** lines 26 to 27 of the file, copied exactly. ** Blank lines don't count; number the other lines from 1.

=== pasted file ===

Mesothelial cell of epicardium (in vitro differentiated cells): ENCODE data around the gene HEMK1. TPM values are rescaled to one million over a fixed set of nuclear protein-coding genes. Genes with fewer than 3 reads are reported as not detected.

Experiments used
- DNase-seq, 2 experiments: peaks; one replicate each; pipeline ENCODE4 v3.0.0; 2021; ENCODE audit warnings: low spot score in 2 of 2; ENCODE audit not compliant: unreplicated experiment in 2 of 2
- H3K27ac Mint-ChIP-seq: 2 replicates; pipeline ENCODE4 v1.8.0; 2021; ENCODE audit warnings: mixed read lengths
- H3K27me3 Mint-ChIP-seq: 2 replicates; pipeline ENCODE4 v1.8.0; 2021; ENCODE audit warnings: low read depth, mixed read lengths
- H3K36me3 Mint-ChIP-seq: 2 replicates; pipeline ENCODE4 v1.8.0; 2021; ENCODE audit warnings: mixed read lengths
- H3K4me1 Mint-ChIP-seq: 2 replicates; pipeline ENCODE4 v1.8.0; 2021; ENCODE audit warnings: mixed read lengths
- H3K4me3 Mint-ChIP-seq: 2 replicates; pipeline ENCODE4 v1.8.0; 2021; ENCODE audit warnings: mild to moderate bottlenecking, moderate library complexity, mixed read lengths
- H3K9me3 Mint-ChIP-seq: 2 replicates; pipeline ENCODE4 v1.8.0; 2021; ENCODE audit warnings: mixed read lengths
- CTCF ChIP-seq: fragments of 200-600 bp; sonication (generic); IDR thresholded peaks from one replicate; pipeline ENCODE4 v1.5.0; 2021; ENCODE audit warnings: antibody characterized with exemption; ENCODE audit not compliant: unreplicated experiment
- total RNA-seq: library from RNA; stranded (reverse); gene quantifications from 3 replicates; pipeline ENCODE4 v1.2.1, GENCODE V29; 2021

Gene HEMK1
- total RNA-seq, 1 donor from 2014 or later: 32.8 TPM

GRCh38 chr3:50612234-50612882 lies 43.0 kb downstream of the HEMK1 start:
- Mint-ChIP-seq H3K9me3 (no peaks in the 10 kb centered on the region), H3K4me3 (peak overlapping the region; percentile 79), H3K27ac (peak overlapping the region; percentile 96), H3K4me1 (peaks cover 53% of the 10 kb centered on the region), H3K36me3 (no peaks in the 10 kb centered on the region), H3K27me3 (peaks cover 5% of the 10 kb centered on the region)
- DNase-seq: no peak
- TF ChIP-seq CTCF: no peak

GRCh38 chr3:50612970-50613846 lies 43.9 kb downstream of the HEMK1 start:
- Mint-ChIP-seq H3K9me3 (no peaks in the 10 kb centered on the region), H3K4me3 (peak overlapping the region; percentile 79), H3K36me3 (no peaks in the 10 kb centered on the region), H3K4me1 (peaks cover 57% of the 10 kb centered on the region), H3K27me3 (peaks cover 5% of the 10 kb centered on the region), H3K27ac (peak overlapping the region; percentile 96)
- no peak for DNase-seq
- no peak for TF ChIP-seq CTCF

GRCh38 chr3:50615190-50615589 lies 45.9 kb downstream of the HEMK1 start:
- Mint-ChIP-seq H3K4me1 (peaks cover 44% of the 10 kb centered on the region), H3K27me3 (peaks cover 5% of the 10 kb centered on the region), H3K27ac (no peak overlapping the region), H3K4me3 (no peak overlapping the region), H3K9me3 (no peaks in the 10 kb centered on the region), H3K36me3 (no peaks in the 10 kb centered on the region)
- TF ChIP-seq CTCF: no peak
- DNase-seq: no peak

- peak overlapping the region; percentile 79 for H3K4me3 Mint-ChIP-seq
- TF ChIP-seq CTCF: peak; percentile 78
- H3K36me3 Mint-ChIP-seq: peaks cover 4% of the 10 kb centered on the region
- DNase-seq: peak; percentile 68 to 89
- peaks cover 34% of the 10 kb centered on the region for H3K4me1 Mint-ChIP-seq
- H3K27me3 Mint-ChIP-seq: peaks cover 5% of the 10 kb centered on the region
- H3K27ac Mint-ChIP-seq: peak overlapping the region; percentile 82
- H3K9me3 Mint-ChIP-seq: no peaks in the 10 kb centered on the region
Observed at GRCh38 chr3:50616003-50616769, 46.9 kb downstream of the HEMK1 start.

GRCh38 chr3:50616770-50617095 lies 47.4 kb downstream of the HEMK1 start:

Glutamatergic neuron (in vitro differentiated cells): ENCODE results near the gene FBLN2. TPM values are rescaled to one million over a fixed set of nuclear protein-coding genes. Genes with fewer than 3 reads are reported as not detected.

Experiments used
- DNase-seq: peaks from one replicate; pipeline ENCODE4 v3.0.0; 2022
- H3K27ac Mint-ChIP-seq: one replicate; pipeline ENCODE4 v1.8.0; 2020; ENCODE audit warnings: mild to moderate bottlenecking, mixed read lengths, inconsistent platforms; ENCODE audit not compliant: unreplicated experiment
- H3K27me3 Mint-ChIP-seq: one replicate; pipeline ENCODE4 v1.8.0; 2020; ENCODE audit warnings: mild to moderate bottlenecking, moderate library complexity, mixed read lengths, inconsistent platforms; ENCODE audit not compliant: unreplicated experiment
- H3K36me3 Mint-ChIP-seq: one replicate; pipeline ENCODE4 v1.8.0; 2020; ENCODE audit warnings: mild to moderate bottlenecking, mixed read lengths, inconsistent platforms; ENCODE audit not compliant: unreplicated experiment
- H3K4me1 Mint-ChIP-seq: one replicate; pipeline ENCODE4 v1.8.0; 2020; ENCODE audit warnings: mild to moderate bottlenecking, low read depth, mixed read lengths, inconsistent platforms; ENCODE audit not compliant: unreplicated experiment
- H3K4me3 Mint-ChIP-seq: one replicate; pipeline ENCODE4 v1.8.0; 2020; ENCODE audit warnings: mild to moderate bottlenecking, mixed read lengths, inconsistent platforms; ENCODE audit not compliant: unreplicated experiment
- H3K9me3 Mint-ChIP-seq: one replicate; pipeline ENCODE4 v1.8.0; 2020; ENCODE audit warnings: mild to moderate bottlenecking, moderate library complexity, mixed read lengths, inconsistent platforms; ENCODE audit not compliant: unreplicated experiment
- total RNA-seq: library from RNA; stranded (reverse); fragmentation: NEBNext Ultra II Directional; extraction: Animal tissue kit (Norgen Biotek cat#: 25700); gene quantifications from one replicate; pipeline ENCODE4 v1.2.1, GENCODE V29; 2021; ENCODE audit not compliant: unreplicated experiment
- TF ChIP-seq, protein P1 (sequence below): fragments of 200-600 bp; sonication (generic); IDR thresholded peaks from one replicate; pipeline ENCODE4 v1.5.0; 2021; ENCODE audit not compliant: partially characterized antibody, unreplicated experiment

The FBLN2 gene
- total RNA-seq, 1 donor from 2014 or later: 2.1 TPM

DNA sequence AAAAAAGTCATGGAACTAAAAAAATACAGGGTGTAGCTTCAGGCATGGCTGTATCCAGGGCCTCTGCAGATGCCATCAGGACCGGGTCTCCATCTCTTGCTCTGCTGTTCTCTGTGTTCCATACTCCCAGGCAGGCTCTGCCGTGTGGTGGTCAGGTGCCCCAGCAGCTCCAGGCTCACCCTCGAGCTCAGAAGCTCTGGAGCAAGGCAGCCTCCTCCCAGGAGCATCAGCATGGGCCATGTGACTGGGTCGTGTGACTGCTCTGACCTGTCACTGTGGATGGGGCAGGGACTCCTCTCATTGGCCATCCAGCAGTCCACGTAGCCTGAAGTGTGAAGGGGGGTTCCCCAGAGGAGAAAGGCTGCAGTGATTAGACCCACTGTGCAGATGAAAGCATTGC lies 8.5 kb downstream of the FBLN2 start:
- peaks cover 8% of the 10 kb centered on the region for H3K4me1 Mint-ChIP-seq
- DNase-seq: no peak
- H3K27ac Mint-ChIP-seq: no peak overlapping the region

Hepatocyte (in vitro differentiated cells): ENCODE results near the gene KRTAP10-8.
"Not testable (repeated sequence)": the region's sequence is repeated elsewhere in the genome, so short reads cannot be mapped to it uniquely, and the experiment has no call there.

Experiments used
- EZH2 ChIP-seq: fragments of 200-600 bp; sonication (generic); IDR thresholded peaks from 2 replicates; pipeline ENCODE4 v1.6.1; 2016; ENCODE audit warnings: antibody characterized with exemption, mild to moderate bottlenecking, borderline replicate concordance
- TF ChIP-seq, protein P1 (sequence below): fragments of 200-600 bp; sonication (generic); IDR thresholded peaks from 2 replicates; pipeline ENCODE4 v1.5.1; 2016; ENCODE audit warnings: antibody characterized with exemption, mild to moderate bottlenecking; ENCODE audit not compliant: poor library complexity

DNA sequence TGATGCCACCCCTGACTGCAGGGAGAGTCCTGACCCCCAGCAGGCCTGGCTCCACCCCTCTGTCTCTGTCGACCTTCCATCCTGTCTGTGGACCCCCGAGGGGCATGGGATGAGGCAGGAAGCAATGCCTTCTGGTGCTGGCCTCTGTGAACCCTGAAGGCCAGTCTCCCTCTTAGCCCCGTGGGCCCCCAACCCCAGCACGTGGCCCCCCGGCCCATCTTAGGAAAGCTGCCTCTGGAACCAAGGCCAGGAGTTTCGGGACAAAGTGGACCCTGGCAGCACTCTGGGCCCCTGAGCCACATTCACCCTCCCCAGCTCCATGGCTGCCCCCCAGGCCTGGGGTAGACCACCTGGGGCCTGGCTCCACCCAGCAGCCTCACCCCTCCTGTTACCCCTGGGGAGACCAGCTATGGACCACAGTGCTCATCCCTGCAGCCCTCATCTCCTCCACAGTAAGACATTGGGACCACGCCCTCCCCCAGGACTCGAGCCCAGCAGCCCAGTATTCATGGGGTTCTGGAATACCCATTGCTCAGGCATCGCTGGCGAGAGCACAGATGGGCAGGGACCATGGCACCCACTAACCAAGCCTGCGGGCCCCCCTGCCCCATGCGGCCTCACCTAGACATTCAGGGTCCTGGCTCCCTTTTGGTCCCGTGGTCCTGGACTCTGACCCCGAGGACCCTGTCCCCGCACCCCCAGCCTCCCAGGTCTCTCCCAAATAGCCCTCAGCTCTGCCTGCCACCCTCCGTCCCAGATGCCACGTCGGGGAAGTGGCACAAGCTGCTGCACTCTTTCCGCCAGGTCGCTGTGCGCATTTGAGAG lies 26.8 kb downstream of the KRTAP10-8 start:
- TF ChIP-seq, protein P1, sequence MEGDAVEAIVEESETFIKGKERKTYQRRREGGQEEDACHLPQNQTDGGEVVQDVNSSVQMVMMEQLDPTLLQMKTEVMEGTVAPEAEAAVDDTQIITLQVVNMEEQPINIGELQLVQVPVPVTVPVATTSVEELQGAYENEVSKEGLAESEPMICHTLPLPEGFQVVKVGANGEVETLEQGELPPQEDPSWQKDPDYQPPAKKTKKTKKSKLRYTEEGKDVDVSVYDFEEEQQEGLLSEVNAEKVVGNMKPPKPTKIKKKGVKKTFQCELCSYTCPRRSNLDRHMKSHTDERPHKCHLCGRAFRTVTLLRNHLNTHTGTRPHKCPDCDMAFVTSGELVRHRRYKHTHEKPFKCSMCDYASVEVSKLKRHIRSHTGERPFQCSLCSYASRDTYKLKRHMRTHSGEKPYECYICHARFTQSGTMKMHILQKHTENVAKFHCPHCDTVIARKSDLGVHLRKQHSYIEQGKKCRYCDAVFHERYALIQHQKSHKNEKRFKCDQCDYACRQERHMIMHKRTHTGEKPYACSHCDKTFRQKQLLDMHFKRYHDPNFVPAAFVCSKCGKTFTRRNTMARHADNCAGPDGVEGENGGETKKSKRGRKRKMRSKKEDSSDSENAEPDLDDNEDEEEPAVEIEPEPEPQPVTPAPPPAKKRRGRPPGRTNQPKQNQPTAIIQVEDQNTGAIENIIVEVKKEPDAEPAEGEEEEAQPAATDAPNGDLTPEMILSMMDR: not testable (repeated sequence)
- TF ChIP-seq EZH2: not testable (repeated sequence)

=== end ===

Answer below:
- peak overlapping the region; percentile 79 for H3K4me3 Mint-ChIP-seq
- TF ChIP-seq CTCF: peak; percentile 78